Review: Deathstroke #11
In Deathstroke #11, writer Priest and a stellar guest art team of Denys Cowan, Bill Sienkiewicz, and regular colorist Jeromy Cox tackle the problem of gun violence. The story is set in Chicago, and Priest does his usual non-linear narrative thing switching from neighborhood to neighborhood and getting a variety of perspectives on how Chicago can have less homicides. Is it okay to take revenge on your killer’s children with your own gun, or the gun of a mercenary? Priest and Cowan explore this question through the specific lens of the city of Chicago in a scratchily inked (Sienkiewicz is kind of the best at this.) mystery yarn.
Deathstroke #11 is a master class in both how to tell a story that is both engaging and socially relevant in a non-preachy way and with an O. Henry twist ending. Priest’s writing gives insights into the characters of Detective Gill, the journalist Jack Ryder who has been following Deathstroke since he was responsible for a string of killings in Philadelphia, and the mysterious reverend. He focuses on ideas and characterization while letting Denys Cowan and Bill Sienkiewicz seed in visual clues about who has been killing the child killers in Chicago.
Cowan and Sienkiewicz’s artwork feels like a talented lead guitarist and rhythm guitarist trading riffs and creating a flawless wall of sound. Except nothing about the artwork of Deathstroke #11 is smooth or refined with Cowan going for gritty almost photorealism with his figures and backgrounds, and Sienkiewicz adding crosshatching and thin lines. Jeromy Cox adds splashes of red when Deathstroke makes his kills, an exclamation point in the wintry gloom. Yes, there is a lot of snow in this comic, and you can feel the subzero Chicago temperatures on almost every page. And when Creeper shows up, Cowan channels George Perez, Cox assaults our eyeballs with Christmas-like reds and greens, but the scratchy inks are still there because this is definitely not an issue of New Teen Titans.
Creeper himself is an agent of chaos, who literally won’t die and messes with Priest’s procedural-meets-journalism with little eruptions of violence tone. Jack Ryder is a kind of oblivious, kind of empathetic investigative journalist and keeps the narrative as the facts keep changing with victims and murderers switching, and the urban legend of Deathstroke lurking in the background. He centers the narrative until he transforms into a straight up freak hellbent on violence. This might be a bit of a logical leap, but I think that Creeper symbolizes using over-the-top violence to stop crime in the United States. Like the tanks in Ferguson after Trayvon Martin was killed, or Donald Trump tweeting about sending “the Feds” to Chicago when he was too afraid to even give a speech there while campaigning. It’s tone deaf destruction and noise like Creeper’s over the top dialogue, or George Zimmerman’s repeated 911 calls, and doesn’t even come close to helping out.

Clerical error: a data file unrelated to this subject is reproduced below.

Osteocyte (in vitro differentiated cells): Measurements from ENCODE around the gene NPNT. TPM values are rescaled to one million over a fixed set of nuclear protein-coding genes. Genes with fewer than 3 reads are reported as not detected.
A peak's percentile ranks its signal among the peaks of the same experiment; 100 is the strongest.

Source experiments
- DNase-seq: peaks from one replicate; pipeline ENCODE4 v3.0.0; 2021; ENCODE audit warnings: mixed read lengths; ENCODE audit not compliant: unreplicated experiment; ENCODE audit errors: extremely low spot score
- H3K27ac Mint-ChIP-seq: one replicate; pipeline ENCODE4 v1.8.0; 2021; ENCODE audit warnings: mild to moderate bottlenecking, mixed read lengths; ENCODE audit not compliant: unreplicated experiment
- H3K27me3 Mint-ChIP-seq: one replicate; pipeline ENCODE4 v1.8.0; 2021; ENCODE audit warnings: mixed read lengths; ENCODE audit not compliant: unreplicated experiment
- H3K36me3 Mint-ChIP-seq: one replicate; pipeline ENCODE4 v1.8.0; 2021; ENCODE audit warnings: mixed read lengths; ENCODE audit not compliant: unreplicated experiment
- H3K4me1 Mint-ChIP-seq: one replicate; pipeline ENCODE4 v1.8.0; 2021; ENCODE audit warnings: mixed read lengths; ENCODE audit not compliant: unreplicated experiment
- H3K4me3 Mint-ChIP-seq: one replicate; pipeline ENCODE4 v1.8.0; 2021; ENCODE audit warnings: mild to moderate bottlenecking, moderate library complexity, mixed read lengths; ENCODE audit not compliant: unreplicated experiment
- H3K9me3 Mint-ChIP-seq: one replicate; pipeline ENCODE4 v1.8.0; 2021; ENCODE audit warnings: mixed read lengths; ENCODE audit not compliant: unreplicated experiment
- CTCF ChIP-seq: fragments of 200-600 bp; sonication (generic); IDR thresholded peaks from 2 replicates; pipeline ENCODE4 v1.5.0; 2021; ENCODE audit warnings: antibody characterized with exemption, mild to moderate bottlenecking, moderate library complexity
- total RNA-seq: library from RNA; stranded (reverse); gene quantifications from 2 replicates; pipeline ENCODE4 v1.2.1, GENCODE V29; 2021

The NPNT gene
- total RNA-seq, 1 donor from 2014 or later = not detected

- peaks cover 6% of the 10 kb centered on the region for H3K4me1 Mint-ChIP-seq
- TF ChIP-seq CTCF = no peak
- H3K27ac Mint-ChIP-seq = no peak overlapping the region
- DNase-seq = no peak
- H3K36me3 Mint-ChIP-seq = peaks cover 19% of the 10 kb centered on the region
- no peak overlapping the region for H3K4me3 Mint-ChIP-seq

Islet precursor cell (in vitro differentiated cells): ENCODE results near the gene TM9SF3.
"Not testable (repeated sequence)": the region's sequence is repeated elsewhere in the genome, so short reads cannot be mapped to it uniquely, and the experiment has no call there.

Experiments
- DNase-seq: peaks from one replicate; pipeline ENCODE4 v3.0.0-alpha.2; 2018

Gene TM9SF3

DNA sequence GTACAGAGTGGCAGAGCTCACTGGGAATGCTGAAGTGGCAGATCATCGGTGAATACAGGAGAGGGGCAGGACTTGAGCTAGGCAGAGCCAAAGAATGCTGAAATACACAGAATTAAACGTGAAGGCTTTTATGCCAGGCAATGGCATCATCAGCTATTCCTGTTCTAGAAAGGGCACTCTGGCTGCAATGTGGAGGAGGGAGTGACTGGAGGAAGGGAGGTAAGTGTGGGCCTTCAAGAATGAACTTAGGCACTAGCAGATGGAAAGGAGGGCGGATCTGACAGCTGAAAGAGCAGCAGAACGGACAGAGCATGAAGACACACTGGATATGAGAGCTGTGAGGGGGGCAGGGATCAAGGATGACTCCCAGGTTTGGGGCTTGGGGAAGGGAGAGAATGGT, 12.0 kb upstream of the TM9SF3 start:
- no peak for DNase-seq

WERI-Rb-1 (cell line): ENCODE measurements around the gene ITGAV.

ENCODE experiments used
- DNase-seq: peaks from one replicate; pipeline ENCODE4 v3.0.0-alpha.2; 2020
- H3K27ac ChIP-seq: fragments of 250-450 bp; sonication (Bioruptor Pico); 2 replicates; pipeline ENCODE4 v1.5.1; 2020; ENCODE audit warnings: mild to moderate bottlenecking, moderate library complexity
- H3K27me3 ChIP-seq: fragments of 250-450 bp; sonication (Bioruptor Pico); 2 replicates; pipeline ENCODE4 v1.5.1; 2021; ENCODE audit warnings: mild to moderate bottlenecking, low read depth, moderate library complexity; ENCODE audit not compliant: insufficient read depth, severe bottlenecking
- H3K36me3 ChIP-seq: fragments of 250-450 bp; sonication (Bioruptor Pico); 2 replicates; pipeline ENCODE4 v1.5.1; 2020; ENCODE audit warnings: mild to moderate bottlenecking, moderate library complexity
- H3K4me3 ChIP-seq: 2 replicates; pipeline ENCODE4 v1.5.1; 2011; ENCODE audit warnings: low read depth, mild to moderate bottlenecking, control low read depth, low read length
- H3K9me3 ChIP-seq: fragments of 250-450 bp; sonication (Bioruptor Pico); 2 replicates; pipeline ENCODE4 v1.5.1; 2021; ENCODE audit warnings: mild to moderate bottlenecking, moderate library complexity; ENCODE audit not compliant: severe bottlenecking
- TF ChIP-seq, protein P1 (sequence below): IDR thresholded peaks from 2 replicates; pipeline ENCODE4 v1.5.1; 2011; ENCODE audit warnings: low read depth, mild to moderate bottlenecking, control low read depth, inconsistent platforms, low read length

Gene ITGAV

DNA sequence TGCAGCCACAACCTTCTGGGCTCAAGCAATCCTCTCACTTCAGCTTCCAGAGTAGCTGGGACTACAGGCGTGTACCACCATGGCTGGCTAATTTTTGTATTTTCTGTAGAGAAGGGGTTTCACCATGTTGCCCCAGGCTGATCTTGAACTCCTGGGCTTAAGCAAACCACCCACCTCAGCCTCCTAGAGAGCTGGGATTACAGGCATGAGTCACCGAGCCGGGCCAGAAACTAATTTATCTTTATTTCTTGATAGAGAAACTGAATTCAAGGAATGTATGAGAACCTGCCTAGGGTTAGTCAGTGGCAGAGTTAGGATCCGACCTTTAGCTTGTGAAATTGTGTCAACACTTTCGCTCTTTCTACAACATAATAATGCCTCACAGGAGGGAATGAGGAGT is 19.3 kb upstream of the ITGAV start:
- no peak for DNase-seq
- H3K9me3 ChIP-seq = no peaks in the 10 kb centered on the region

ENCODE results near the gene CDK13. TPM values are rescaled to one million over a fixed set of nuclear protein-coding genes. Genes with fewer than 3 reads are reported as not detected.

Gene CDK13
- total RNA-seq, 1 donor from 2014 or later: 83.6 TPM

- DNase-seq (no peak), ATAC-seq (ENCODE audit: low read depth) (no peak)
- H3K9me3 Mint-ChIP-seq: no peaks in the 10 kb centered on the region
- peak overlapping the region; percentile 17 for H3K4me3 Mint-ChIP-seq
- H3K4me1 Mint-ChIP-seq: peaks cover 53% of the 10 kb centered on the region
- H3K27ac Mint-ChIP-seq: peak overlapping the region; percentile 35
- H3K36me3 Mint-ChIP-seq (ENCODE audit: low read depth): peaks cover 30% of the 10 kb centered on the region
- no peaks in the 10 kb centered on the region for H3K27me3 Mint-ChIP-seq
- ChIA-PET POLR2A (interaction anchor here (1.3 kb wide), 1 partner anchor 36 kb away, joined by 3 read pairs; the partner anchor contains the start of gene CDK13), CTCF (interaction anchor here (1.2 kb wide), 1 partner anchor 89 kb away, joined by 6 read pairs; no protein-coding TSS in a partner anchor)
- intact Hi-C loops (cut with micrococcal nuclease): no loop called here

Priest and Cowan face the intersection of racism and gun usage head on in Deathstroke #11. Why are Oregon militamen who occupy a wildlife sanctuary for 41 days and leave shit, bombs, and guns behind for government employees to clean up, and a police officer who shot a 12 year old boy in Cleveland named Tamir Rice acquitted? It’s white privilege plain and simple, and Priest echoes that in the dialogue of the mothers of the dead children in Deathstroke #11. They just want justice for their kids even if they have to spend their hard earned money on a masked assassin. Their desperate straits makes you sympathize with them even if the killings by Deathstroke in the comic are horrific like a jarring image of a fireman’s ax in a rich white man, who sent his secretary to buy his drugs in the Austin neighborhood of Chicago. Vigilante justice is cathartic, yet hollow, but again Priest doesn’t go the “message route” and ends the story on an ambiguous line of dialogue to go with Cowan’s pure black and white art.
Deathstroke #11 is an intelligent, tightly plotted, and well-researched piece of vigilante fiction from Priest, Denys Cowan, Bill Sienkiewicz, and Jeromy Cox aka the comic book equivalent of the 1995-1996 Chicago Bulls starting lineup It’s worth picking up even if you don’t know your Deathstrokes from your Deadshots (Or Deadpools.) and rewards rereading.
Story: Priest Pencils: Denys Cowan Inks: Bill Sienkiewicz Colors: Jeromy Cox
Story: 9.0 Art: 9.5 Overall: 9.2 Recommendation: Buy
DC Comics provided Graphic Policy with a FREE copy for review